The social media giant said 1.2 million of the videos – showing footage filmed by the suspected gunman on a body-camera – were blocked as users attempted to upload.
The company made clear it had also been removing any edited versions that do not show graphic content, as well as “any praise or support for the crime” it finds on its platforms.
In a statement, Mia Garlick, spokesperson for Facebook New Zealand, said her company continues to “work around the clock to remove violating content from our site, using a combination of technology and people”.
“In the first 24 hours we removed 1.5 million videos of the attack globally, of which over 1.2 million were blocked at upload.”
She added: “Out of respect for the people affected by this tragedy and the concerns of local authorities, we’re also removing all edited versions of the video that do not show graphic content.”
The suspected gunman was able to live-stream the attacks on Facebook for 17 minutes using an app designed for extreme sports enthusiasts, with copies still being shared on social media hours later.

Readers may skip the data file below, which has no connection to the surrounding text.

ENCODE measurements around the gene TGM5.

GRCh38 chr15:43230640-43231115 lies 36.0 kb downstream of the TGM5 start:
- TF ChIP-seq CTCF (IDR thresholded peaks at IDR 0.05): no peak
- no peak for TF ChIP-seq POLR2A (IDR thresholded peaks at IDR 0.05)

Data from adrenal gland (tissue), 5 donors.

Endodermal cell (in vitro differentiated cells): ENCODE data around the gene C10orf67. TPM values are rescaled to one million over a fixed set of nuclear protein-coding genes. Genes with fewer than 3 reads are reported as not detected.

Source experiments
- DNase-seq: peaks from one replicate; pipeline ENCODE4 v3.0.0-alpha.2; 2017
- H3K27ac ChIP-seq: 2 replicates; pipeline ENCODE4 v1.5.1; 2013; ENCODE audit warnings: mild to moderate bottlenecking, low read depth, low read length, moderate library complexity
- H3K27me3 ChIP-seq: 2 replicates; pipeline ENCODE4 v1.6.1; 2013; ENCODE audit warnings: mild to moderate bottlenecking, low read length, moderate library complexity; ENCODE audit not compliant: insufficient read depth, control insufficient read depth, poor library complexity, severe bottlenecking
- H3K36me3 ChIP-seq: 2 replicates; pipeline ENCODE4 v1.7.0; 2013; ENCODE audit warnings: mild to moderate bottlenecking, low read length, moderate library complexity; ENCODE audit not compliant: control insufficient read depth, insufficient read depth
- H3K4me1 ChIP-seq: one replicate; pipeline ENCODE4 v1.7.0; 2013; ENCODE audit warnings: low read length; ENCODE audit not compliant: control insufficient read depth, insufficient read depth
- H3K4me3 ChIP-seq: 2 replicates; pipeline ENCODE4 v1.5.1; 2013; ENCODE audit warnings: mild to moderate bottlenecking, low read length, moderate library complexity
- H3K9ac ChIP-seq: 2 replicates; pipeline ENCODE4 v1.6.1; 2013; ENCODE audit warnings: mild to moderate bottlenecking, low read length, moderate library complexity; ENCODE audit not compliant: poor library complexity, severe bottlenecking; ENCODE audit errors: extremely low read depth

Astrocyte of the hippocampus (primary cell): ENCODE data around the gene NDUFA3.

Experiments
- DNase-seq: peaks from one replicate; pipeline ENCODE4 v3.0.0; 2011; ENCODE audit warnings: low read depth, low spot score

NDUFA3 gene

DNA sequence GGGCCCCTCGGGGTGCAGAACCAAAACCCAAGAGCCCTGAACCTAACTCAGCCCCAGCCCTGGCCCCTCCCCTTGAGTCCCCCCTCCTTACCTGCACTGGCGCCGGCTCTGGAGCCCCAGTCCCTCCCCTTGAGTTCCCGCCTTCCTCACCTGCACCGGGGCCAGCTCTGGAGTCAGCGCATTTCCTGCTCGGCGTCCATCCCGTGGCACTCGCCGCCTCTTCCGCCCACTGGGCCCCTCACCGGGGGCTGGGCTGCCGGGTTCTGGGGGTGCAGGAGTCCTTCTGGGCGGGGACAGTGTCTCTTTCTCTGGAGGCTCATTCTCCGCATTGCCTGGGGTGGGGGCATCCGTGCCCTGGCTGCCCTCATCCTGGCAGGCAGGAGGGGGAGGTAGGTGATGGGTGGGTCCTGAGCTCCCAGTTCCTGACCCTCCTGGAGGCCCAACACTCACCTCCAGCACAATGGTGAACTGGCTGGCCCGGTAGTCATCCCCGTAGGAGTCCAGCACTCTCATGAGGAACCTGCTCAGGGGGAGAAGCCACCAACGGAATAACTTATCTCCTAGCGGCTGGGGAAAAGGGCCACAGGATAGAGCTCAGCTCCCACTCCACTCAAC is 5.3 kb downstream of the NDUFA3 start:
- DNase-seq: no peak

Facebook and Twitter, as well as YouTube owner Google, were all criticised for allowing the footage to spread rapidly across their platforms in the hours after the mass shootings.
New Zealand prime minister Jacinda Ardern has said she wants to discuss live streaming with Facebook.
Sajid Javid criticised the social media companies for failing to do enough to stop the promotion of violent extremism. “Take some ownership. Enough is enough.”
On Saturday, Sky New Zealand said it had removed Sky News Australia from its platform after segments of the shooter’s video was broadcast by the Australian channel.
The independent New Zealand broadcaster said it pulled the Australian 24-hour news channel from its live feed because it could not be sure the “distressing” footage would not continue to appear.
The death toll from the mosque shootings rose to 50 on Sunday, and police said 50 others had been injured in the attack.
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